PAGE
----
# No one likes to fail, but then why do kids LOVE playing games (when they are failing most of the times)?

No one likes to fail.

But when it comes to video games, kids can spend most of their time failing and still LOVE playing.

What is it about video games that keeps them optimistic in the face of failure?đź‘‡

1/ @MarkRober ran an experiment to try to answer this question.

He had 50,000 participants attempt to solve a computer programming puzzle đź‘ľ

He assigned two versions of the challenge:

2/ In one version, if participants werenâ€™t successful, they got this message:

â€śThat didnâ€™t work. Please try again.â€ť

In the other version, if participants werenâ€™t successful, they got this message:

â€śThat didnâ€™t work. You lost 5 points. You now have 195 points. Please try againâ€ť

3/ Results of the experiment đź“ť:

For those who lost points for failed attempts, their success rate was 52%.

For those who didn’t lose points for failed attempts, their success rate was 68%.

Those who didn’t lose points had 2.5 times *more attempts* to solve the puzzle.

4/ Takeaway from this experiment:

When mistakes are not penalized, people are more likely to keep trying.

And if they keep trying, they have more chances of eventually succeeding.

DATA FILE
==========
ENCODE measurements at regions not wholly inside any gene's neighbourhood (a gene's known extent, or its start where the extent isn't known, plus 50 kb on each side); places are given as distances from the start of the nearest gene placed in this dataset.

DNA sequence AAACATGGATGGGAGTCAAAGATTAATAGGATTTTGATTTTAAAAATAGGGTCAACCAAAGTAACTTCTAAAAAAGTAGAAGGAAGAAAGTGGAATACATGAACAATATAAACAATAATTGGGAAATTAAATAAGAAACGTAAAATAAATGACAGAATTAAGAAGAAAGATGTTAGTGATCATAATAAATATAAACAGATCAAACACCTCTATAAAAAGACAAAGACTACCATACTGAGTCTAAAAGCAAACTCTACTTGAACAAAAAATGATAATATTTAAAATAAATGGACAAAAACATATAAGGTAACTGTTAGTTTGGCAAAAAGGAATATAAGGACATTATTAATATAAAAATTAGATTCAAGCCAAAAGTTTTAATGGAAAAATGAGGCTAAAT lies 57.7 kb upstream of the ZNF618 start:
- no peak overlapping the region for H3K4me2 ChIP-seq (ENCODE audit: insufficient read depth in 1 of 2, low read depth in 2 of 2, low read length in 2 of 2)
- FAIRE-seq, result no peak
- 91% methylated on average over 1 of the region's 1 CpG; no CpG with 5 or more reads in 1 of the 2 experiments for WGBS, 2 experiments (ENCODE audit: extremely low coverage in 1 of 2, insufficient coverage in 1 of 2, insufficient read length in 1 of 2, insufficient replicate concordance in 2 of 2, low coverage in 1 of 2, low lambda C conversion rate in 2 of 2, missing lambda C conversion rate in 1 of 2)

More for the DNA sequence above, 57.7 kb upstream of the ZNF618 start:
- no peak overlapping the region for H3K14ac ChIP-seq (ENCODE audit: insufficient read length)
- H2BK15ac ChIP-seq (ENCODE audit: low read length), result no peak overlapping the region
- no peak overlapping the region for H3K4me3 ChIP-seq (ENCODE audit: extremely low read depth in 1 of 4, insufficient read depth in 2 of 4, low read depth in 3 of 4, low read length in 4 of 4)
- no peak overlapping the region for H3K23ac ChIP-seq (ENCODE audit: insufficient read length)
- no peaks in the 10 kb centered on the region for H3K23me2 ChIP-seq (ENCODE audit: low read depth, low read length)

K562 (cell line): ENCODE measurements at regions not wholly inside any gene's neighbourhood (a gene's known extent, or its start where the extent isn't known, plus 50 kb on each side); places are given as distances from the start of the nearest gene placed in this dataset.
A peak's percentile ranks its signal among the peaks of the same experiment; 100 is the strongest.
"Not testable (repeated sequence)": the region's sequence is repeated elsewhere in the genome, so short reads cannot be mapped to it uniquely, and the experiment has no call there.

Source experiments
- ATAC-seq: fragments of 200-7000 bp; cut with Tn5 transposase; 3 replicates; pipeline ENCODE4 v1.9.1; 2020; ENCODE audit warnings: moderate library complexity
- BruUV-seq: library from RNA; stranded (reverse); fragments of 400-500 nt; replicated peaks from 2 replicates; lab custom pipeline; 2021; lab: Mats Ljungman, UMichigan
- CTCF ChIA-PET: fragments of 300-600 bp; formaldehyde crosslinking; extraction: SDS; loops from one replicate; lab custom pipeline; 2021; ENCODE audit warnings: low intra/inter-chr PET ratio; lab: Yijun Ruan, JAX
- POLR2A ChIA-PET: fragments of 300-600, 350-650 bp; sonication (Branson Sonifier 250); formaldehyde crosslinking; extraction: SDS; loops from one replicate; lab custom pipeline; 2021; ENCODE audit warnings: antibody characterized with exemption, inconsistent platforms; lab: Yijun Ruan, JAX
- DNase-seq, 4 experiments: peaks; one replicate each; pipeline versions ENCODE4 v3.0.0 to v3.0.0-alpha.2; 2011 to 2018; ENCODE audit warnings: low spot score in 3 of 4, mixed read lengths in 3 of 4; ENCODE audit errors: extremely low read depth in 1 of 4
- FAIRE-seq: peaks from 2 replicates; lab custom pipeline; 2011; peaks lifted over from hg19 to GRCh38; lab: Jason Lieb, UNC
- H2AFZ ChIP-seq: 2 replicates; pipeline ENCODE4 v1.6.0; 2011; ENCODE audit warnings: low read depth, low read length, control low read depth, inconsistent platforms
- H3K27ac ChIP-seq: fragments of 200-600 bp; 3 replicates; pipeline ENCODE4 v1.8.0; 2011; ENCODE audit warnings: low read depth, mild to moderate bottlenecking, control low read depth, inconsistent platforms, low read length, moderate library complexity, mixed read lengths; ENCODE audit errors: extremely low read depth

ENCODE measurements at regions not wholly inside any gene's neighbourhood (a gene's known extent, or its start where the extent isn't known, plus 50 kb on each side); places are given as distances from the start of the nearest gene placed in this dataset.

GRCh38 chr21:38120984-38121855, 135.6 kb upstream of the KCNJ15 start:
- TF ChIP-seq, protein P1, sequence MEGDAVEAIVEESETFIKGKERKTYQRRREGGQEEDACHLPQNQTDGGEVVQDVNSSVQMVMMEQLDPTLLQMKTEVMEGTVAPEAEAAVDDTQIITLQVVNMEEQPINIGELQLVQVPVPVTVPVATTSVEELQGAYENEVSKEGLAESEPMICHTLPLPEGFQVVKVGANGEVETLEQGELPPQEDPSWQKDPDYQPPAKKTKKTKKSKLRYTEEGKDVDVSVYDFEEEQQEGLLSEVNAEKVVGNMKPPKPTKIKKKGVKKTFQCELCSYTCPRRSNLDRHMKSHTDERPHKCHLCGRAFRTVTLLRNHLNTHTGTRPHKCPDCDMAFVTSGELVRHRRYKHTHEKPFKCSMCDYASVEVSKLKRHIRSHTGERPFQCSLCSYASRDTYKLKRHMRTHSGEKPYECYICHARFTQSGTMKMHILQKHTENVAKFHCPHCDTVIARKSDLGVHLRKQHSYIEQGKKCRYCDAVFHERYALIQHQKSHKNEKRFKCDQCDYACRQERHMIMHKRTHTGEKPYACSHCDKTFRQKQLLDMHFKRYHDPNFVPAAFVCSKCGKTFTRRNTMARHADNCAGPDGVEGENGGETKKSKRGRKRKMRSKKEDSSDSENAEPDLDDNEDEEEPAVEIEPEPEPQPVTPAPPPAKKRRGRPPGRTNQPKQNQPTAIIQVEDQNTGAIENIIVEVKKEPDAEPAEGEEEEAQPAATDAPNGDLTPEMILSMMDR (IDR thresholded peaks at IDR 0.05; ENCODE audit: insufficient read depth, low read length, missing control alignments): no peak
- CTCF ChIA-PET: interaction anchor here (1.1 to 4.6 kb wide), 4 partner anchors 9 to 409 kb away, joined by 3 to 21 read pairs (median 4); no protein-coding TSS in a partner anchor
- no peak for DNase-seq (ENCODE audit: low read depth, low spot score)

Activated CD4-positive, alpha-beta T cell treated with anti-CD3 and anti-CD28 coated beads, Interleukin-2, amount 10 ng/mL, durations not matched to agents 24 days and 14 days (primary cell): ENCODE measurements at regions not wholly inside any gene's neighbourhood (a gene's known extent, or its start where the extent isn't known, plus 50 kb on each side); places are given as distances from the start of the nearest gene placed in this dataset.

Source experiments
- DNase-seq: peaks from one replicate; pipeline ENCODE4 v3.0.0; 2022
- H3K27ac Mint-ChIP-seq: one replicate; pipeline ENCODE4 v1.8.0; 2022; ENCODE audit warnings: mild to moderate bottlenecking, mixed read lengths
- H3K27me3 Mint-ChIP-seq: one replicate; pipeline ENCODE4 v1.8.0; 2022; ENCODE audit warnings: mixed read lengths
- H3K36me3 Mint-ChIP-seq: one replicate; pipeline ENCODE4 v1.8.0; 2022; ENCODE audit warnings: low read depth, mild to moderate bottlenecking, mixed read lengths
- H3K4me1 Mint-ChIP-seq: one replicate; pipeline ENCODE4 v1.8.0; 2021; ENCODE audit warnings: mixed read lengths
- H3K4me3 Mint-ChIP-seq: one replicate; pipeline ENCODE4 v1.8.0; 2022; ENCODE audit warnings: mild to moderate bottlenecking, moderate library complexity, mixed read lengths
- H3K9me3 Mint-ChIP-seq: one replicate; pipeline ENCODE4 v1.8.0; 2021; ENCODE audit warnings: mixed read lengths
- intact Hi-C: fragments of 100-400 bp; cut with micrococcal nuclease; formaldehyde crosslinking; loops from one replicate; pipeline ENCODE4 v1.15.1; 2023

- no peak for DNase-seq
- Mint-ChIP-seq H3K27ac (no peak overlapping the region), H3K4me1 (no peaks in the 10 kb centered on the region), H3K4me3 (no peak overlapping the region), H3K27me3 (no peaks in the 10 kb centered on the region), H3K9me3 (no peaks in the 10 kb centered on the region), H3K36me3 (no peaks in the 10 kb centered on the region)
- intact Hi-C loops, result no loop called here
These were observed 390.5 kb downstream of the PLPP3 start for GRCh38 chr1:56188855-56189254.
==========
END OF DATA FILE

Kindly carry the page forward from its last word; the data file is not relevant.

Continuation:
Sounds straightforward, right? Yet in school we donâ€™t operate this way.

5/ Mistakes in school are penalized.

Kids know that if they try and fail, they will get punished with a bad grade that will go on their permanent record.

No wonder they give up.

What if we reframed the learning process in a way that kids didn’t concern themselves with failure?

8/ When we frame learning challenges using The Super Mario Effect, kids actually want to engage đź¤¸â€Ťâ™€ď¸Ź

It feels natural to ignore the failures and want to get up and try again and again.

As a result of constantly failing and trying, kids get really good and learn a ton.

9/ Gamification will be key to transform education.

We need to get kids excited about their own end goals, focusing less on short-term marks or grades.

We need to normalize failure.

Most of the people, products, & ideas we admire today failed painfully on their way to success.